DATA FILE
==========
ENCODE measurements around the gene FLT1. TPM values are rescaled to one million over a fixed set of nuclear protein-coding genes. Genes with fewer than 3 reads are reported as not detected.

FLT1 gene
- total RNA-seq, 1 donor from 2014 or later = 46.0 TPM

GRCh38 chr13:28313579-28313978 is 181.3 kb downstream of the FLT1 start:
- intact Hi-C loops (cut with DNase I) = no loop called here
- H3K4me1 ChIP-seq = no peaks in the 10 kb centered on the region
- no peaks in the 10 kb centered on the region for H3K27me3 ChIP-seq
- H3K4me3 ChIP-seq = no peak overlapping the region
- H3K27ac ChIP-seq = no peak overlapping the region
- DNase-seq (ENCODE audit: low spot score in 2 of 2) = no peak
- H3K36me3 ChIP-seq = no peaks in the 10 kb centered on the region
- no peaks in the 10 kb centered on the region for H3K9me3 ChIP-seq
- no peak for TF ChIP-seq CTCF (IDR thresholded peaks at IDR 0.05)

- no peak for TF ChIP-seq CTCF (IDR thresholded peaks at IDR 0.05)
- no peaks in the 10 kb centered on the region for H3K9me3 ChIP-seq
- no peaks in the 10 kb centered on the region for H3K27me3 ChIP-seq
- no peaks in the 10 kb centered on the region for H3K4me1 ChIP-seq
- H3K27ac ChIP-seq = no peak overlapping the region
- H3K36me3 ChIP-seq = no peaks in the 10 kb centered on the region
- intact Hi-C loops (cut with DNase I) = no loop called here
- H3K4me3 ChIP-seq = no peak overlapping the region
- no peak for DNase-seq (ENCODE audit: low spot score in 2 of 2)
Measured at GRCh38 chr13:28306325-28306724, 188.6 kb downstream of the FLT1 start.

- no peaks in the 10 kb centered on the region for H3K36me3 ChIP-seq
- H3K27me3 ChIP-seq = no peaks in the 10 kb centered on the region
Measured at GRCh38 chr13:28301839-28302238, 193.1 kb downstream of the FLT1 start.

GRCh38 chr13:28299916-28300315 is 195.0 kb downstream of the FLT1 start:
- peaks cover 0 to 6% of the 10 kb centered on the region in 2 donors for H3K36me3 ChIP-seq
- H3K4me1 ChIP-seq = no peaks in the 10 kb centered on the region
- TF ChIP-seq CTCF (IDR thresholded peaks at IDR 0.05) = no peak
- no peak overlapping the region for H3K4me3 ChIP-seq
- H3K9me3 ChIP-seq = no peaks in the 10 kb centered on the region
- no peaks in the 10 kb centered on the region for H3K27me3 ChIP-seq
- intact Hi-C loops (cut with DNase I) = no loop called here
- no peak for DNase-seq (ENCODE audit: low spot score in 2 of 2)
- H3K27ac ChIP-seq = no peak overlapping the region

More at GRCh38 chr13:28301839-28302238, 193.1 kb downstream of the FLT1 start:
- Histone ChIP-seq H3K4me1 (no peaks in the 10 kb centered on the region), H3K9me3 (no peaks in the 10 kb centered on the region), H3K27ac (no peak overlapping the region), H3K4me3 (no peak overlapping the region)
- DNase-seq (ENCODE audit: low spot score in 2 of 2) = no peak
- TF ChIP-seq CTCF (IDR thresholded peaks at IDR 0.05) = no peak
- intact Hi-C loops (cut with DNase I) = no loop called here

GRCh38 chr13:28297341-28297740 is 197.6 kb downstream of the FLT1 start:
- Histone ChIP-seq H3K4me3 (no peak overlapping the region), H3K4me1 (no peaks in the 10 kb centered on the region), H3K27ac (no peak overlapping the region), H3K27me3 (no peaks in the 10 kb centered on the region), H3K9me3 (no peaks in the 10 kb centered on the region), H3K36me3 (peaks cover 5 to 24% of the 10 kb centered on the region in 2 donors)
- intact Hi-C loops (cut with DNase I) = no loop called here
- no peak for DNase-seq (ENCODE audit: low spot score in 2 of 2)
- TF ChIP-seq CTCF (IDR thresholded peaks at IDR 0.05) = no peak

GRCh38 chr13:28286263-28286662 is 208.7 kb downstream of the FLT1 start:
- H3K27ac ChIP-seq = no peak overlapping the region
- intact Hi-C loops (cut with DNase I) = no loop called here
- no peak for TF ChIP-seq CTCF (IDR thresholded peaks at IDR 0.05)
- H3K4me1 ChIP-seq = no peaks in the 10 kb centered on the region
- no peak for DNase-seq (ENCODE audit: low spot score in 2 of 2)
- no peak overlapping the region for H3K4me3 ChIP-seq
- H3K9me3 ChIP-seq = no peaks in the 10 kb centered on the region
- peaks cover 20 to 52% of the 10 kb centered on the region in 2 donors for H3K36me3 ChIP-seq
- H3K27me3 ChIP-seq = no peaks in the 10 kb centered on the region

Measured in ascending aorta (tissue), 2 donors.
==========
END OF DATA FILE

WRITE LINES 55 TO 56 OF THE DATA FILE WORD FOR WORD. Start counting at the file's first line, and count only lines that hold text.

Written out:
- peaks cover 20 to 52% of the 10 kb centered on the region in 2 donors for H3K36me3 ChIP-seq
- H3K27me3 ChIP-seq = no peaks in the 10 kb centered on the region